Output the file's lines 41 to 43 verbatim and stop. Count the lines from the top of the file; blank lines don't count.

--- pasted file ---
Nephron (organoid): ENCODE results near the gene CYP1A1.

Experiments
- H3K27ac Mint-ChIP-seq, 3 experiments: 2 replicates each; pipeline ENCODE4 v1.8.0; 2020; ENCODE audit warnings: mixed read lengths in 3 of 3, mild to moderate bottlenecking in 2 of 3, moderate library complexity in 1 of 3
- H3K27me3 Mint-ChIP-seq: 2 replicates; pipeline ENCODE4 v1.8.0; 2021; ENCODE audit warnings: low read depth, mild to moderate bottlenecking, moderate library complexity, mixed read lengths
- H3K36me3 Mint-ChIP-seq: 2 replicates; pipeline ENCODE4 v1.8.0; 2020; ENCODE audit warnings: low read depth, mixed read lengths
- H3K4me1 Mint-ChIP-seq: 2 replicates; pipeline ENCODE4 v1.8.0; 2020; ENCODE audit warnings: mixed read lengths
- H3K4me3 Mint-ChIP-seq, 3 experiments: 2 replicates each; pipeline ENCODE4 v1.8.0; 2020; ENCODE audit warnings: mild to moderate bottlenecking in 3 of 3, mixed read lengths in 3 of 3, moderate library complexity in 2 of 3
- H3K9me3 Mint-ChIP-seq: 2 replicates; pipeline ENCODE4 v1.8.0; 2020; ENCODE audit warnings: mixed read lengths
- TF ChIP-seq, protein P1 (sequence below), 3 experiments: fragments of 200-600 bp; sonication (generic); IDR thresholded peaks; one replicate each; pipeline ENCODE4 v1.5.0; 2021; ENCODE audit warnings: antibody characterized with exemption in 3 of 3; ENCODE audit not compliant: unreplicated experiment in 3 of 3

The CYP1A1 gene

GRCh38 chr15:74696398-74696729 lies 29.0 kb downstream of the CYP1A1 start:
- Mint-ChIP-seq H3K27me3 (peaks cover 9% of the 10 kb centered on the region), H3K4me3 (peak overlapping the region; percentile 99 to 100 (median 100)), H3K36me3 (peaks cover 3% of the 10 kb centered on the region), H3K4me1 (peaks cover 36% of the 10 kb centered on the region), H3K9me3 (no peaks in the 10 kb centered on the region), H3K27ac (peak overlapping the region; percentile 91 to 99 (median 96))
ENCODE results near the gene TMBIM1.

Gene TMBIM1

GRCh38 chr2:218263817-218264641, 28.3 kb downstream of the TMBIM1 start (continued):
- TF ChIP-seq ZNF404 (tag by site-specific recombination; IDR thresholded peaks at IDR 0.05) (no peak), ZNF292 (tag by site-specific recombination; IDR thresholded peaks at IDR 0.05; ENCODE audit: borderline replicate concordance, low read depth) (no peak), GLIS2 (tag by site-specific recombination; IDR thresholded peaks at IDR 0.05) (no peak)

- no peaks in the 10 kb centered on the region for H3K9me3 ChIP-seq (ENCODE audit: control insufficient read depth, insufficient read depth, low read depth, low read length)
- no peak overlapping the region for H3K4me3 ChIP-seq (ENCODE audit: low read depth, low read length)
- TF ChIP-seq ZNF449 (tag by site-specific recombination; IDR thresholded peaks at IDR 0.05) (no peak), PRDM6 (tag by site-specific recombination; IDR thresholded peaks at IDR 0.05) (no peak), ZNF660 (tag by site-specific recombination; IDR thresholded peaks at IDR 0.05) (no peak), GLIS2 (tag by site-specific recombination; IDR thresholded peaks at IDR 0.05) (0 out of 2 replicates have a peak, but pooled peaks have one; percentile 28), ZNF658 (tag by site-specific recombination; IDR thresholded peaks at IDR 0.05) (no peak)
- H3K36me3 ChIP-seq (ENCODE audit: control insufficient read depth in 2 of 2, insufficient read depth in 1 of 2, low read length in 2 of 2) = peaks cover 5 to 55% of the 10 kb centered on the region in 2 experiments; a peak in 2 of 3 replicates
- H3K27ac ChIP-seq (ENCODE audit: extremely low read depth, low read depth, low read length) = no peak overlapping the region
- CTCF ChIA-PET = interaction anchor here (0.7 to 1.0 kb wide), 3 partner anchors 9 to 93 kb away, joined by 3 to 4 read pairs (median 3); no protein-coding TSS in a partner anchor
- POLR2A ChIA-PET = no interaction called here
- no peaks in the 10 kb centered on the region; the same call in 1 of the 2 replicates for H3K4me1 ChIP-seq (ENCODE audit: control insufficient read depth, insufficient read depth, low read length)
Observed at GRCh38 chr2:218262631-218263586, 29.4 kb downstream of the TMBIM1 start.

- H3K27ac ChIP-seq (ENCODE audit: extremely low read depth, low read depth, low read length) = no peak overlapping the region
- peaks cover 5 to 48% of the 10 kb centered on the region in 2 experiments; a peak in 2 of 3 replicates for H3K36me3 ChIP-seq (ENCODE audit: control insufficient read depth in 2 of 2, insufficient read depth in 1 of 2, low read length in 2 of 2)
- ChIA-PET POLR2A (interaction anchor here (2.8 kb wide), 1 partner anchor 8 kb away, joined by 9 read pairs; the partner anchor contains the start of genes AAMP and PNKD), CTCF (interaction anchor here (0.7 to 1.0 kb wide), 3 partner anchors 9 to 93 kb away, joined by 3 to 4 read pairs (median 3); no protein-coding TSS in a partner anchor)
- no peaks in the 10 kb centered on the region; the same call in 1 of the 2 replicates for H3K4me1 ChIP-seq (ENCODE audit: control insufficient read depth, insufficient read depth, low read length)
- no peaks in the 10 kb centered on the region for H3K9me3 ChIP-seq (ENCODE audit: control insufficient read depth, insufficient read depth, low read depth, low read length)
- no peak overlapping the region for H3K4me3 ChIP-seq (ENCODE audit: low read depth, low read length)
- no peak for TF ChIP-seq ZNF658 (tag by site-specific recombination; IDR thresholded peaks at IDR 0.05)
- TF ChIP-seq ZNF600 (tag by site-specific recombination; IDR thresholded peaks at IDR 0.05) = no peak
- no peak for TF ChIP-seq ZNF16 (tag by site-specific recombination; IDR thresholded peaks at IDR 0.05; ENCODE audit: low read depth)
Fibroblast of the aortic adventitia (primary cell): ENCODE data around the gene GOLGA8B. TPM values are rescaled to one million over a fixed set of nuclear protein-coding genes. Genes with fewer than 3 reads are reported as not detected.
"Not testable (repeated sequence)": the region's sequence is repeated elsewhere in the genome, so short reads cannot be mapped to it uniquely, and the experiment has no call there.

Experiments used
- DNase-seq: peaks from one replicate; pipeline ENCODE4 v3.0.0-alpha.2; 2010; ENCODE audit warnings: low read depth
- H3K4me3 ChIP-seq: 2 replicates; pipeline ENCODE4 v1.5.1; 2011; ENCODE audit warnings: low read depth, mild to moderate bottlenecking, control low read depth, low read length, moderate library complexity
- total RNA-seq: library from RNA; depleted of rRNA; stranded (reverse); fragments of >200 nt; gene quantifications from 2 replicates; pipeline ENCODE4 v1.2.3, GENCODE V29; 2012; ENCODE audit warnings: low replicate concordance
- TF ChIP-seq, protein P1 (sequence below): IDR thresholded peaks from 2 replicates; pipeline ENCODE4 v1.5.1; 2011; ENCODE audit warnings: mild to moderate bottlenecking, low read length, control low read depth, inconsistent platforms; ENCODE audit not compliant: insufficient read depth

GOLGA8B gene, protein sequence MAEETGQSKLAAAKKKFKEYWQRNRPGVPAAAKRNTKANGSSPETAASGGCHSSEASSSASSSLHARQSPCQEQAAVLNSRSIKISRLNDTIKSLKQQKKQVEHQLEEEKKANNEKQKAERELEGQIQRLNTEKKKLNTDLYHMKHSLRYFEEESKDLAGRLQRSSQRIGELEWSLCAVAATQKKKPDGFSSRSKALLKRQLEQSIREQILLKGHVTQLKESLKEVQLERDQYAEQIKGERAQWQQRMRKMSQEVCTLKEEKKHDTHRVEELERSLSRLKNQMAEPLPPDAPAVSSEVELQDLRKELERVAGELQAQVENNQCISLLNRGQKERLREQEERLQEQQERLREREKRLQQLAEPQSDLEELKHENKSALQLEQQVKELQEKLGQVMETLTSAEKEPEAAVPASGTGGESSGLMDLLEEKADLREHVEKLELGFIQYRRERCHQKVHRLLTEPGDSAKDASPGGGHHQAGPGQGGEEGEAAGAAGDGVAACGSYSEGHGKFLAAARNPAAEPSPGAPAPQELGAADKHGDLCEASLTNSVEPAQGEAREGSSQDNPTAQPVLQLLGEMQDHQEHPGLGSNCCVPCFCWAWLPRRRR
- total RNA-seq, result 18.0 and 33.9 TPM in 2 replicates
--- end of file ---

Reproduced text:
- TF ChIP-seq, protein P1 (sequence below): IDR thresholded peaks from 2 replicates; pipeline ENCODE4 v1.5.1; 2011; ENCODE audit warnings: mild to moderate bottlenecking, low read length, control low read depth, inconsistent platforms; ENCODE audit not compliant: insufficient read depth

GOLGA8B gene, protein sequence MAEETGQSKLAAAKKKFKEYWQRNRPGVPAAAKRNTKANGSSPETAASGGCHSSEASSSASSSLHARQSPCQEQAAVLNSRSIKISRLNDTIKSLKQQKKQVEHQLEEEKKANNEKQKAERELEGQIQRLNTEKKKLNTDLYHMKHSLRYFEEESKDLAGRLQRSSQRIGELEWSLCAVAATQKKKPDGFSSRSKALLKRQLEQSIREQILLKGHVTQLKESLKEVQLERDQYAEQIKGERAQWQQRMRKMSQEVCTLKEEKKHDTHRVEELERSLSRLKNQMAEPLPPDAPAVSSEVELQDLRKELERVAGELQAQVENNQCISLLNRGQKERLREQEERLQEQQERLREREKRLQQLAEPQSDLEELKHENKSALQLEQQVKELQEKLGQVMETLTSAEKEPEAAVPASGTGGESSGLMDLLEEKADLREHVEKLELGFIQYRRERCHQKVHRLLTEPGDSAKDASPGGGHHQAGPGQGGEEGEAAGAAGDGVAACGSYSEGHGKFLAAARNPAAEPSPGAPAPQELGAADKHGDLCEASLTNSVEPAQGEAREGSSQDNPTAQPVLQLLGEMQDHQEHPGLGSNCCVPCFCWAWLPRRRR
- total RNA-seq, result 18.0 and 33.9 TPM in 2 replicates